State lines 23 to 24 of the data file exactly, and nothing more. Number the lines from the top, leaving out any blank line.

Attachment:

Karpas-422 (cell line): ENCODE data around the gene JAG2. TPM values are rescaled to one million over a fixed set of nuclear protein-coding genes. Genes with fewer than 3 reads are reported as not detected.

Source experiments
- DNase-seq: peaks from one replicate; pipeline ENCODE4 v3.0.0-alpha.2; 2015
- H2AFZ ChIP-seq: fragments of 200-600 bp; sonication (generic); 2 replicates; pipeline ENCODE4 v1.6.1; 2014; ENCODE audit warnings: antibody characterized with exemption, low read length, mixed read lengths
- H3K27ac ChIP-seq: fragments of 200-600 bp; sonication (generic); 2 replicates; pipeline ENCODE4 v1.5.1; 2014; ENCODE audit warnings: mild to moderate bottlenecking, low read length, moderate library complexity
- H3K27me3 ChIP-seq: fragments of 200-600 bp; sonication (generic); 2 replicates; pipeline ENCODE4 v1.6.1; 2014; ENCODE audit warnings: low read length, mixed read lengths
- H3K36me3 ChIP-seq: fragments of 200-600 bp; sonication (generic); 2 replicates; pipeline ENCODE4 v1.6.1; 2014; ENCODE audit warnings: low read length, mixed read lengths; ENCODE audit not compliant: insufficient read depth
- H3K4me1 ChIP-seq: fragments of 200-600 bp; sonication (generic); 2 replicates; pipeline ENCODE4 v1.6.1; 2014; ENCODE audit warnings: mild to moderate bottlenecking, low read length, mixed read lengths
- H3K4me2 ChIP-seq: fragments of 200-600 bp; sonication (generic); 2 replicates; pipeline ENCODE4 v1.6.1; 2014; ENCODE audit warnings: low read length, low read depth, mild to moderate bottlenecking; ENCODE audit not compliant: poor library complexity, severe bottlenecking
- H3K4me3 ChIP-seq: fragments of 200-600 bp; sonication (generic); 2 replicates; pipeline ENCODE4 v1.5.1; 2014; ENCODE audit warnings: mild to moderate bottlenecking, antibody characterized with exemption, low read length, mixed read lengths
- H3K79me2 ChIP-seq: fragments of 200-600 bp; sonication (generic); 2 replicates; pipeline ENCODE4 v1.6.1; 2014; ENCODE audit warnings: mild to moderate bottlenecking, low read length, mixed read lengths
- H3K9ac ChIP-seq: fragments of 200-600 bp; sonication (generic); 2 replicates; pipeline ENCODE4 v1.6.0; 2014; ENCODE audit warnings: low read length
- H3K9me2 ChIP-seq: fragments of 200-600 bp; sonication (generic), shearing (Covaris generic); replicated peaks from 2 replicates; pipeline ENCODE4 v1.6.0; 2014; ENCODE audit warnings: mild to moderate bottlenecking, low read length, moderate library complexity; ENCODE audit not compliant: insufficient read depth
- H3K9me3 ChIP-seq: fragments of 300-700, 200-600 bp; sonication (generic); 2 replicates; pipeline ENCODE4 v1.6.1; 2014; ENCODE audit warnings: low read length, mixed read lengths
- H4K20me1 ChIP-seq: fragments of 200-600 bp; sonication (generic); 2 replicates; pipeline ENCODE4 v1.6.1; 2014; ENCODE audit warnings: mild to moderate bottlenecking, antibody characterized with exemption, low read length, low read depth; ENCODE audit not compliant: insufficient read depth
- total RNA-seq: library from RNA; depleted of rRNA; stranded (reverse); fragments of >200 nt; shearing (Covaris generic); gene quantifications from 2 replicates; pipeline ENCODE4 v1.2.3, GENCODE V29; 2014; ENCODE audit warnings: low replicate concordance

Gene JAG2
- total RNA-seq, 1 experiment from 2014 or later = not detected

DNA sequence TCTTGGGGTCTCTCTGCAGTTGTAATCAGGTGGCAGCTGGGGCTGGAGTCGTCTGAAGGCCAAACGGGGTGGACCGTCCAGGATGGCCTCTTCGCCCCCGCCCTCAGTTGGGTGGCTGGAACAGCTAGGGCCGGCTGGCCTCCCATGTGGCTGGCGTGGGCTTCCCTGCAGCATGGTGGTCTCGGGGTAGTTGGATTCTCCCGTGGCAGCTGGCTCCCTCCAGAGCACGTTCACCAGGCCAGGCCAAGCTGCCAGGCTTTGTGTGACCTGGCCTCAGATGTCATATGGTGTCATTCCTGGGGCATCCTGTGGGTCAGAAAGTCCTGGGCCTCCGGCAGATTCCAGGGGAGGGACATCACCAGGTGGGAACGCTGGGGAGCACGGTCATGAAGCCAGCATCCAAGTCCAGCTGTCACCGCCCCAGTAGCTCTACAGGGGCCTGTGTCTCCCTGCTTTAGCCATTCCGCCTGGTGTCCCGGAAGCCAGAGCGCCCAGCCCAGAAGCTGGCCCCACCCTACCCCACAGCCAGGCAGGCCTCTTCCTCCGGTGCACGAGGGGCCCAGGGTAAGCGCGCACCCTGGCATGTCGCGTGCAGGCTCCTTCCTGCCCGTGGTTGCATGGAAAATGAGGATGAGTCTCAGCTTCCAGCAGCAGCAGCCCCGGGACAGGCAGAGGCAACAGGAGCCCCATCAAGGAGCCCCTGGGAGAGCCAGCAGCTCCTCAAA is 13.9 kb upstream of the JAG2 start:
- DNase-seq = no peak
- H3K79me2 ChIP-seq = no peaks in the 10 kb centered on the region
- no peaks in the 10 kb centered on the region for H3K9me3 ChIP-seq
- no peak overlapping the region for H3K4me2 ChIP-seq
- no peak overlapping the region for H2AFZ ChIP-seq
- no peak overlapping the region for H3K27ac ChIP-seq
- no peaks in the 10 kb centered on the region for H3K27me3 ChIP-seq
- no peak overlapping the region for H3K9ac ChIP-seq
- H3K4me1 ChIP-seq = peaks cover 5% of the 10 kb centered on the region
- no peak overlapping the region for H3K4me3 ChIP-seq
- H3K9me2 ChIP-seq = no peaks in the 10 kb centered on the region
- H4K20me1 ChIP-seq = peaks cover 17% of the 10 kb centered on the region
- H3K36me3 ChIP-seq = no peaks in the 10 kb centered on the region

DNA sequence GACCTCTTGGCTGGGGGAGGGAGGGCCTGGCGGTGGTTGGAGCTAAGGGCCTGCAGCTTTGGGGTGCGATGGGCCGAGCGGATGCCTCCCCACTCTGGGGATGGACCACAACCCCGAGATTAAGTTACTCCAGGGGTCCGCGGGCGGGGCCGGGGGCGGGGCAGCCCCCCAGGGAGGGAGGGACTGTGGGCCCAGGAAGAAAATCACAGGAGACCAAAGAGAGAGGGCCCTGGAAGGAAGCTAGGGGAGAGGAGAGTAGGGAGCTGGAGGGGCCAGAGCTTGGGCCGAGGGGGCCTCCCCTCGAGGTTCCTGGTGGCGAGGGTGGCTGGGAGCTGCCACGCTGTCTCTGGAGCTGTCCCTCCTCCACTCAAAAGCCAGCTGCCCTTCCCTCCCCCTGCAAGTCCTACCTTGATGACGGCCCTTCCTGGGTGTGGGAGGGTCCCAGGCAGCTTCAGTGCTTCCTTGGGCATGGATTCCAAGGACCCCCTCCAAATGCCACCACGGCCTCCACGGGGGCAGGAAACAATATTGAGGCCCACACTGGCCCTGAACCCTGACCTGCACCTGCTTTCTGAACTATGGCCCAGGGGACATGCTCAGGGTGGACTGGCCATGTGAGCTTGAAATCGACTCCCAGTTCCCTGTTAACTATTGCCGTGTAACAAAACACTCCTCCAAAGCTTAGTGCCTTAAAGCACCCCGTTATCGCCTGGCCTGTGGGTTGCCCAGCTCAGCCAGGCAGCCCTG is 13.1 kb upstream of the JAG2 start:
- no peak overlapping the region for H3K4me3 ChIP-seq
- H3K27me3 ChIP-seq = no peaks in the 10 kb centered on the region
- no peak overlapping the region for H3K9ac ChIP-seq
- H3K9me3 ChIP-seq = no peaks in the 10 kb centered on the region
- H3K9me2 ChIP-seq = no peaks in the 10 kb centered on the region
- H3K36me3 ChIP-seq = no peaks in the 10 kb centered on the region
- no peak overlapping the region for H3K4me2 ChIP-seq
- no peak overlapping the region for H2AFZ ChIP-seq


- no peak overlapping the region for H3K4me2 ChIP-seq
- no peak overlapping the region for H2AFZ ChIP-seq